The streets are just so different now, filled with people rather than cars. The pollution in Hong Kong has actually decreased since the occupations began. I walked down a highway overpass, taking in the scene. On either side of the highway, groups of young people were sitting on the ground or standing. It reminded me so strongly of the way that the streets used to be occupied by the foreign domestic workers – except that now, the people sitting in public spaces were overtly claiming them as theirs.
I passed by a building as the overpass sloped down that seemed horribly pathetic. “慶祝國慶 Celebrating the National Day, 1949-2014,” it said boldly. On the rails facing the sign, protesters had posted their own messages. The ones in white read, “We peace 我和平 – 你暴政 You riot.” The one in the middle called for CY Leung to step down, and the ones to the far right read, “The price of freedom is high. Always has been. And it’s a price I’m willing to pay. If I’m the only one, so be it. But I’m willing to bet I’m not.” A man in a cycling suit pulled up alongside the flyers, pausing his bike ride to tell his friend, Yeah, I rode the whole circuit. No, I’m not kidding!
Statue Square and Chater Road were just bizarre. They were full of young, mostly ethnic Chinese kids, and they had truly marked the place as their own. On Chater Road, where just a few days ago there had been no sign at all of Occupy Central, there now stood a barricade made of metal and umbrellas. The road was packed tight with youth settling in for a long night.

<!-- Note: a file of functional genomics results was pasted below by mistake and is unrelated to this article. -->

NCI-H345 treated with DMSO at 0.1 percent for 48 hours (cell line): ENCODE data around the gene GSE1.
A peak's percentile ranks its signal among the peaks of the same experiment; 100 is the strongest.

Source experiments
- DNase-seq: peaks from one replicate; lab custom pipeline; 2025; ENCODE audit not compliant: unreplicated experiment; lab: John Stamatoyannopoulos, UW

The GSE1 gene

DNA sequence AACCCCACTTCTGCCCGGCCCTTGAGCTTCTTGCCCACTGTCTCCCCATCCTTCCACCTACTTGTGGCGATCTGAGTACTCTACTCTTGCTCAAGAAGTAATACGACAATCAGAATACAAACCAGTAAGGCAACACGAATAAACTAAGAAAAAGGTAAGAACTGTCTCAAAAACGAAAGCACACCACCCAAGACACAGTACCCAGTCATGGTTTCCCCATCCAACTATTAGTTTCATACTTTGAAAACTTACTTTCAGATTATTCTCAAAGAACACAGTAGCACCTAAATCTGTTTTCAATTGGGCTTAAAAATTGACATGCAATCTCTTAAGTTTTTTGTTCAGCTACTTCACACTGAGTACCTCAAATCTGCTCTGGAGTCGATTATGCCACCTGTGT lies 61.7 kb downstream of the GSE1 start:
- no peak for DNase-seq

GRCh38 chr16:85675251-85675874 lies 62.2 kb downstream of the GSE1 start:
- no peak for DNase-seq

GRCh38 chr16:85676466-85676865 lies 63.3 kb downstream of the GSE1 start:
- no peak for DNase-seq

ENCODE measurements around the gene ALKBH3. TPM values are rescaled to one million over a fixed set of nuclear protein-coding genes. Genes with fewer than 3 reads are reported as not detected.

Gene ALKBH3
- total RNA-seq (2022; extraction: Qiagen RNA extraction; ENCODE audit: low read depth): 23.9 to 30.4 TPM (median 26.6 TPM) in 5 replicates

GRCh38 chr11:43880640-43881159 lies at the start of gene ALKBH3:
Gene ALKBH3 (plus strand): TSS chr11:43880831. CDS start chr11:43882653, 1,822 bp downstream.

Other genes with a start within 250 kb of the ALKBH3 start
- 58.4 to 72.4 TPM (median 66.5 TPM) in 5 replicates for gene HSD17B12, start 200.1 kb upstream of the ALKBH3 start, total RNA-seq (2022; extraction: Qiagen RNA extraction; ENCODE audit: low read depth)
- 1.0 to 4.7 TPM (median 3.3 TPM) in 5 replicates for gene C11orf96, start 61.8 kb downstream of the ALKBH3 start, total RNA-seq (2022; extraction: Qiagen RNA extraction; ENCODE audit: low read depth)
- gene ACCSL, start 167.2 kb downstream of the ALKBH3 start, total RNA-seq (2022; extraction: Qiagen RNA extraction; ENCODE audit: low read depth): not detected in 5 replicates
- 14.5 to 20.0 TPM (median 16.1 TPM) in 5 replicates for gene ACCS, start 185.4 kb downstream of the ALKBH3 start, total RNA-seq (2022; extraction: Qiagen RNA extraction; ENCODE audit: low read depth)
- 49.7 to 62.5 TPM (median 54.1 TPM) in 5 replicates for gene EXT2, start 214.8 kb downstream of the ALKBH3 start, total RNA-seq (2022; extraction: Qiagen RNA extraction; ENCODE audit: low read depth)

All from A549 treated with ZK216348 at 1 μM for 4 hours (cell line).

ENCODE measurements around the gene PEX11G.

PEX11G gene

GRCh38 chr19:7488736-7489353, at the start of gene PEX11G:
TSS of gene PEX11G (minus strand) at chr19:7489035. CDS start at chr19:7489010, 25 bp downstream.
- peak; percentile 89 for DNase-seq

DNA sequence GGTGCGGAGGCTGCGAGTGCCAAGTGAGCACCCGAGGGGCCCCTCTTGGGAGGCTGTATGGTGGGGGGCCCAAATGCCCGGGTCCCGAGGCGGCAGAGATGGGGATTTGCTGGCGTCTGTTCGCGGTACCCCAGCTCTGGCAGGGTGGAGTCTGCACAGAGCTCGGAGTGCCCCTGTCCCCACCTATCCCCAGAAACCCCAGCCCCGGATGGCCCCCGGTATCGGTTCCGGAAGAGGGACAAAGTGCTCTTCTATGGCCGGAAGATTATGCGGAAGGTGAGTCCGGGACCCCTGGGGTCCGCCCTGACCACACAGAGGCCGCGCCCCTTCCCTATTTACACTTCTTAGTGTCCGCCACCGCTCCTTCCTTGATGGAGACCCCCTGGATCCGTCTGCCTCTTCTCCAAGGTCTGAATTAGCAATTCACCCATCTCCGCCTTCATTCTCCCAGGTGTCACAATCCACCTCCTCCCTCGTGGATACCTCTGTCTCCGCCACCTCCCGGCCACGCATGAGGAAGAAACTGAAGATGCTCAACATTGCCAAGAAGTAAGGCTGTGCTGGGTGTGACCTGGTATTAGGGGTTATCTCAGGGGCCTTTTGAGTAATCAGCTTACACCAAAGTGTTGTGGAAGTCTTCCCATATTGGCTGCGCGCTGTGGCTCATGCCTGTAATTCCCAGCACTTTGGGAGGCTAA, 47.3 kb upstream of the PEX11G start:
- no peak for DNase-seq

I also had to take this photo, just to commemorate the strangeness of it. This intersection is right about where I typically would take a bus home from Central, but that night it was completely blocked off.
Upon reaching my block, I stopped in the Circle K and picked up some Yakult and cup noodles. A very satisfying night.
*I want to add that in addition to all of the economic, political, and social threats that Hong Kong people feel from the mainland, there is also a symbolic threat in the form of bad feng shui (風水). I recall hearing about this from Patrick, who told me about a building that China had built shortly before the handover that people hated because it was shaped like a dagger, stabbing into the heart of Hong Kong. After looking at the odd tapered shape of the PLA Central Barracks, it only occurred to me today to Google exactly what building Patrick had referred to.
You may recall this photo from one of my last posts – here people are moving barricades under the glow of the Bank of China tower. I found it an interesting juxtaposition because of how iconic that building has become to Hong Kong’s skyline; I thought of the building as a representation of the capitalist system under which Hong Kong has thrived. From the website of a feng shui teacher:
By looking at it from a Feng Shui perspective, the sharp corners are seen as ‘shar chi’, or ‘killing energy’ knifing down its nearby buildings and the people around it. […]
Ever since it was completed, the governors of Hong Kong never lasted long and there was even one governor that was fired. The reason for the instability of the governors is due to the fact that the tower is located directly across from the Government House like a knife ready to slice a piece of cake. Not too long after the completion of the Bank of China Tower, the governor passed away; the following governor was fired and in the next term, the governor created many problems. The first executive of Hong Kong, Tung Chee-Hwa noted that the Government House had bad ‘Feng Shui’ and refused to live in the house.
After this reading of the building, that photo takes on a very different meaning – now the building looks rather menacing to me from that low angle. (More on feng shui in Hong Kong here.)